The pathogenesis of HIV-1 infection is very complex, but the following factors are likely to be important in the disease-causing process.
The initial target of HIV-1 is CD4 molecules, particularly on the surface of CD4 helper T + lymphocytes, monocytes, and macrophages. The virus can also infect other human cells expressing CD4, and a wide range of CD4 negative cells, including renal and gastrointesti-nal epithelium and brain astrocytes. The mechanism for infection of non – CD4-bearing cells is unknown but may involve other receptors or fusion with cells already infected with HIV. The virus replicates in macrophages, and these cells could serve as a reservoir for continued expansion of the infection to other cell types by cell-to-cell fusion, which allows the virus to spread without being exposed to neutralizing antibody. Infected macrophages may participate in breakdown of the blood – brain barrier, allowing enhanced exposure of the central nervous system (CNS). Although CNS and intestinal disturbances are a promi-nent part of fully developed AIDS, it is not clear whether they are a direct result of infec-tion of these cells or mediated by cytokines from infected macrophages and T lympho-cytes.
Kinetic studies of changes in viral load with antiviral therapy demonstrated the half-life of HIV in plasma is 5 to 6 hours. In other words, more than 50% of the viral load measured on any given day has been produced in the past 24 hours. Because 99% of the viral load is produced by cells that were infected within the past 48 to 72 hours, cell turnover must be equally rapid. Indeed, when similar kinetic studies are performed on changes in CD4 cell counts, it is estimated that up to 1 billion CD4 cells are produced per day in response to the infection and that the half-life of these cells is only 1.6 days.
The long asymptomatic period following HIV infection (clinical latency) occurs despite active virus replication in the host. Several factors can terminate the long latent period of HIV-1. Mutations occur during viral replication that appear to enhance induction of viru-lent forms of the virus, with increased cytopathic capacity and altered cell tropisms. Thus, the mutated forms of HIV-1 isolated from later stages of disease infect a broader range of cell types and grow more rapidly than those isolated in the asymptomatic period. Initially, it was believed that little or no viral replication occurred during this latent period, but studies of lymph nodes of individuals with early asymptomatic disease have shown in-tense immunologic reactions within the lymphoid tissue at early stages of disease. This implies that the immune system is capable of controlling the virus to some degree early in the course of disease, an ability that is later lost as the disease progresses over time.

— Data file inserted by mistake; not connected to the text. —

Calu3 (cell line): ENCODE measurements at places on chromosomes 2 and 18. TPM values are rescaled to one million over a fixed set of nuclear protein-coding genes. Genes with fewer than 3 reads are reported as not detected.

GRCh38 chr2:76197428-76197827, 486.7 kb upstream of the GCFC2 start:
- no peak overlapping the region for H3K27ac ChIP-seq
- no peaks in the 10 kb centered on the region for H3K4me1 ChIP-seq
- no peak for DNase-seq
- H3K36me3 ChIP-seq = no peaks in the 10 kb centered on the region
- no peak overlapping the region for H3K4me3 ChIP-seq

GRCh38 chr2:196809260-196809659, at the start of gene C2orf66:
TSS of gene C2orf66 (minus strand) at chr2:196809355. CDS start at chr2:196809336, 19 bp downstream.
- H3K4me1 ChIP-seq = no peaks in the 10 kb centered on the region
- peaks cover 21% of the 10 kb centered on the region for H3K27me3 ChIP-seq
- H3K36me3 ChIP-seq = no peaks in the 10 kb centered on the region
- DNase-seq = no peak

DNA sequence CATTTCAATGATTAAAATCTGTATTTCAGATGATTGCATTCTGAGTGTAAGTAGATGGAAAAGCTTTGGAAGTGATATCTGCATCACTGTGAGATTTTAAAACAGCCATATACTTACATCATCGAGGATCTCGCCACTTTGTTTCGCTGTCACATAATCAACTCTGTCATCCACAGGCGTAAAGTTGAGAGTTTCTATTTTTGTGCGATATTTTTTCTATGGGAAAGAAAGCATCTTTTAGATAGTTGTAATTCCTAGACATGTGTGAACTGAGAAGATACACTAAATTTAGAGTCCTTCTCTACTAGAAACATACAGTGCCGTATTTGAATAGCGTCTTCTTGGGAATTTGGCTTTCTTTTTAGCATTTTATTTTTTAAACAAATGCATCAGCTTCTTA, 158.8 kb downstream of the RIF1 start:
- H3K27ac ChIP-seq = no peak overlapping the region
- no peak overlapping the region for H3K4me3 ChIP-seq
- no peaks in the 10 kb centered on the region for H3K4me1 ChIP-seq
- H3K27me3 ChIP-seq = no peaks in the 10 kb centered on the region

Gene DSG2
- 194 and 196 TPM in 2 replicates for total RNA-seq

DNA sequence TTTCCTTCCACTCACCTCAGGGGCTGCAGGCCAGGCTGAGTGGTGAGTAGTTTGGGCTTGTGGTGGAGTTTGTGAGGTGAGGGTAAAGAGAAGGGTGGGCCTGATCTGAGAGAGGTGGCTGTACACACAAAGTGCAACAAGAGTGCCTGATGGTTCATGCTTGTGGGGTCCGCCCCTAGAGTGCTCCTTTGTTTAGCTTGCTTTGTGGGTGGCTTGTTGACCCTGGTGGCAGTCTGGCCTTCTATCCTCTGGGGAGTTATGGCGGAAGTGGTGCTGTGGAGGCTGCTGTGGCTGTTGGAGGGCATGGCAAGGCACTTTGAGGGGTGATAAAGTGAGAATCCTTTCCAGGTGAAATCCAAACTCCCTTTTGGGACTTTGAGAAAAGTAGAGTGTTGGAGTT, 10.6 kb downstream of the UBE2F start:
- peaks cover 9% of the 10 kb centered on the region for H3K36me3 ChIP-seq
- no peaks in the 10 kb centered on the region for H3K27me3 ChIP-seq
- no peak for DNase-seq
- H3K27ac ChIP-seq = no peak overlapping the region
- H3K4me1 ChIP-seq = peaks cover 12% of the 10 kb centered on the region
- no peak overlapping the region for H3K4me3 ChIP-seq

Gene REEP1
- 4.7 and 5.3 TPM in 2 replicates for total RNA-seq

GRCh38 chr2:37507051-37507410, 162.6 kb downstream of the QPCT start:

Recent studies of HIV infection have shown that the level of free virus in the plasma increases in direct relation to the stage of disease. Individuals with early-stage disease have less than 10 infectious virions/mL of plasma, whereas those in late-stage disease have between 100 and 1000 infectious virions/mL of plasma. These studies imply either that viral replication was increasing during later stages of disease due to more virulent mutations and/or the immune system had lost its ability to clear free virus as the disease progresses.
The primary immune defect in AIDS results from the reduction in the numbers and effec-tiveness of CD4+ helper-inducer T lymphocytes, both in absolute numbers and relative to CD8+ suppressor T lymphocytes. This is due to direct killing of CD4+ T lympho-cytes by the virus but may also involve other mechanisms as well. These include sec-ondary killing of uninfected (bystander) cells during cell fusion, autoimmune processes that lead to the elimination of CD4+ T lymphocytes by opsonophagocytosis, and anti-body-dependent cell-mediated cytotoxicity (ADCC) directed at gp120 expressed on the CD4+ cell surface. There are also functional defects in CD4+ T lymphocytes affecting lymphokine production and leading to inhibition of some macrophage functions.
Effects on CD4+ T lymphocytes thus lead to a generalized failure of cell-mediated immune responses, but there is also an effect on antibody production due to polyclonal activation of B cells, possibly associated with other viral infections of these cells. This overwhelms the capacity of infected individuals to respond to specific antigens. The end result of these processes is a disturbance of immune balance that can give rise to malig-nancies as well as the susceptibility of AIDS patients to a range of opportunistic viral, fungal, and bacterial infections.